We Are OHIO

A Welcoming Community

 

Ohio University is committed to promoting an atmosphere where understanding and acceptance of cultural and ethnic differences are ensured. A climate that represents and embraces different cultures enhances the University’s ability to provide all of its students with the experiences necessary to successfully compete and achieve in an increasingly diverse and complex society.

Diversity in all of its forms serves to enrich the distinct educational experience of OHIO students, faculty, and staff. There is no better way to learn about the world than to create an environment where students of diverse backgrounds—and indeed, students from all over the world—study, live, learn, and socialize together.

Ohio University is committed to equal opportunity for all people and is pledged to take direct and affirmative action to achieve that goal. In upholding its commitment, Ohio University will not accept racism, sexism, homophobia, bigotry, or other forms of violations of human rights. Such actions are inconsistent with, and detrimental to, the values that we hold essential as an institution of higher learning.

 

For more diversity and inclusion resources, Click Here.

A Global Community

 

 

Ohio University values the internationalization of its curriculum and its campus community and it encourages programs that strengthen multicultural awareness. The University welcomes students from around the world. This diverse academic environment with special events such as International Week enhances the learning experiences of all students and prepares OHIO graduates for success as global citizens. The University's Center for International Studies infuses global education into curricula on campus and abroad.


A Local Community

 

 

A hidden gem tucked away in the rolling hills of Southeastern Ohio, Ohio University is calling you home. Chartered in 1804 as the first land-grant university in the Northwest Territory, OHIO proudly boasts a rich history and as a top-notch institution of higher education with globally recognized educational programs and research efforts, we envision a bright future.

As we look ahead, we recognize that part of our greatness lies in the beautiful town of Athens, Ohio. In addition to Ohio University, Athens is home to a scenic bike path along the Hocking River, a lively arts scene, a thriving myriad of local businesses, and an unmatched dedication to everything local. Here, the comforts of a small town and the opportunities of big city living are one and the same.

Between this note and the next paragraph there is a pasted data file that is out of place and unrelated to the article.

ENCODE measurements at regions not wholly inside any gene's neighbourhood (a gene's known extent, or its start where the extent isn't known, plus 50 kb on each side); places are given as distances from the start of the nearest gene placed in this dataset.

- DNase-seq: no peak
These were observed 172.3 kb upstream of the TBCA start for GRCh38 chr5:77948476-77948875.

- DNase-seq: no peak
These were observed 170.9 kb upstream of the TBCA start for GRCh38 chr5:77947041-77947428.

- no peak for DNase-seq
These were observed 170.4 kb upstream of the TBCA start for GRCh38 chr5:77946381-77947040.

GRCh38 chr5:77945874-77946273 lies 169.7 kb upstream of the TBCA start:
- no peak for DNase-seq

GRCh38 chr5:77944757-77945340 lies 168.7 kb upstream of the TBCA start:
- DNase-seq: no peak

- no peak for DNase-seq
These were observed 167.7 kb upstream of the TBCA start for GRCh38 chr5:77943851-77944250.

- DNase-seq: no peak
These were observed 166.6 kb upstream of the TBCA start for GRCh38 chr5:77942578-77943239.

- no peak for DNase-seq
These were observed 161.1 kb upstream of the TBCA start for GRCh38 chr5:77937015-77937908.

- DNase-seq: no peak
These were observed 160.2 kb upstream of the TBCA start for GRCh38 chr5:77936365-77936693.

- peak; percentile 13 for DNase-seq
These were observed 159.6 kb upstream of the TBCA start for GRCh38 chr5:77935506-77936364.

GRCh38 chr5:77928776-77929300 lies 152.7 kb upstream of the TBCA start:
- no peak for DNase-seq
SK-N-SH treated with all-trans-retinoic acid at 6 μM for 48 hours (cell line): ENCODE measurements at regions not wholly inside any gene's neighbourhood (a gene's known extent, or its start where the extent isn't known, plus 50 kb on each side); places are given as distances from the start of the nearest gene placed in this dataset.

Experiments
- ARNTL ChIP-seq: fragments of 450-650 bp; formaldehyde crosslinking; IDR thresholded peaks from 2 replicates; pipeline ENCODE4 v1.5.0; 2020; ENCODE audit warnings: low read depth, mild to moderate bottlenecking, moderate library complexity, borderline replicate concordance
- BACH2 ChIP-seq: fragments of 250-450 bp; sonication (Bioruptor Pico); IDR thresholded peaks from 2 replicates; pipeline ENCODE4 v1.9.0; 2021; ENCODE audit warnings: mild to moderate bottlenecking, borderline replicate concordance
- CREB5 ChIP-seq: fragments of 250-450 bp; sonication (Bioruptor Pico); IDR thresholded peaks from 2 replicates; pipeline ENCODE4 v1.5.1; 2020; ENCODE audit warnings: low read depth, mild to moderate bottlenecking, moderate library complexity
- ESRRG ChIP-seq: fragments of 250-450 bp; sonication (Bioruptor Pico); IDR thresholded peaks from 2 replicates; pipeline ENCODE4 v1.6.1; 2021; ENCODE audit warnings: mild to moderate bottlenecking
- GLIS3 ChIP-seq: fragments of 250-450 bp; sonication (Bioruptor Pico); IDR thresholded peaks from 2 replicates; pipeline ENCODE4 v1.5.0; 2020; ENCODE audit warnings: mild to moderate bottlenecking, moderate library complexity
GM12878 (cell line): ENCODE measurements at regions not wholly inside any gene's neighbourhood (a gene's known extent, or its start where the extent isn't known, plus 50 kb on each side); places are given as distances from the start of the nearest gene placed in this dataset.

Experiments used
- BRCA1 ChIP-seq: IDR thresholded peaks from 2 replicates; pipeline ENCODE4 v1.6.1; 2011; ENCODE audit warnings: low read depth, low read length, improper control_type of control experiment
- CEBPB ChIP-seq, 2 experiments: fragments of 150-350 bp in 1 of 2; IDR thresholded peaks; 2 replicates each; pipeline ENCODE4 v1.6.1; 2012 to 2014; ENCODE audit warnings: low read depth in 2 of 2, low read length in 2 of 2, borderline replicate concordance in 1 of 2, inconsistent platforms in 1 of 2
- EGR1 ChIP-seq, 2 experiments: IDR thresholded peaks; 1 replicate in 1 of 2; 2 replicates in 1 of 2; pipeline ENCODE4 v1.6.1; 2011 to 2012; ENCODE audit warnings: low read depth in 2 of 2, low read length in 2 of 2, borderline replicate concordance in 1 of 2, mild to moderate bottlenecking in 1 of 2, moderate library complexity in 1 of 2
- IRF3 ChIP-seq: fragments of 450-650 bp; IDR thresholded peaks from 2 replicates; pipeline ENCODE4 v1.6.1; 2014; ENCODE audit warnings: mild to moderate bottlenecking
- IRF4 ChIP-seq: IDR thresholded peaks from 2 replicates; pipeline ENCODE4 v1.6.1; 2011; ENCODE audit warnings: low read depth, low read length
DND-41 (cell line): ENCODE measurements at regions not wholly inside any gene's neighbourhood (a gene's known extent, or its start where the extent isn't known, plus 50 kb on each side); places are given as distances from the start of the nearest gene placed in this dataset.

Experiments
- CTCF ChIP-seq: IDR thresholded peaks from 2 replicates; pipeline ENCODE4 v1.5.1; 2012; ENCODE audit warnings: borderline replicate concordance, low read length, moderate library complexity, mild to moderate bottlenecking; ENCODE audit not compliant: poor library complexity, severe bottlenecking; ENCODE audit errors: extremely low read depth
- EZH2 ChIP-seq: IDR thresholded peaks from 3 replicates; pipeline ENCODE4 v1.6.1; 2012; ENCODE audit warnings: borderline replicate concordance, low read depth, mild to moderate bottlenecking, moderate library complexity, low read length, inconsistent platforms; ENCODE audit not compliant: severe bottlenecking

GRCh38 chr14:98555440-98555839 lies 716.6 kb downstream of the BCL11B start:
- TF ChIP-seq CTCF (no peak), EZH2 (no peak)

The partnership between Athens and OHIO is one-of-a-kind. From our award-winning Innovation Center to our community outreach programs for local youth, OHIO is dedicated to collaborating with and giving back to our surrounding communities and new ideas are turning into actions every day. Won’t you join us?



A Community with a Legacy


Hist

 

In 1786, 11 men gathered at the Bunch of Grapes Tavern in Boston to propose development of the area north of the Ohio River and west of the Allegheny Mountains known then as the Ohio Country. Led by Manasseh Cutler and Rufus Putnam, the Ohio Company petitioned Congress to take action on the proposed settlement. The eventual outcome was the enactment of the Northwest Ordinance of 1787, which provided for settlement and government of the territory and stated that "…schools and the means of education shall forever be encouraged."

In 1803, Ohio became a state and on February 18, 1804, the Ohio General Assembly passed an act establishing "The Ohio University." The University opened in 1808 with one building, three students, and one professor, Jacob Lindley. One of the first two graduates of the University, Thomas Ewing, later became a United States senator and distinguished himself as cabinet member or advisor to four presidents.

Twenty-four years after its founding, in 1828, Ohio University conferred an A.B. degree on John Newton Templeton, its first black graduate and only the third black man to graduate from a college in the United States. In 1873, Margaret Boyd received her B.A. degree and became the first woman to graduate from the University. Soon after, the institution graduated its first international alumnus, Saki Taro Murayama of Japan, in 1895.

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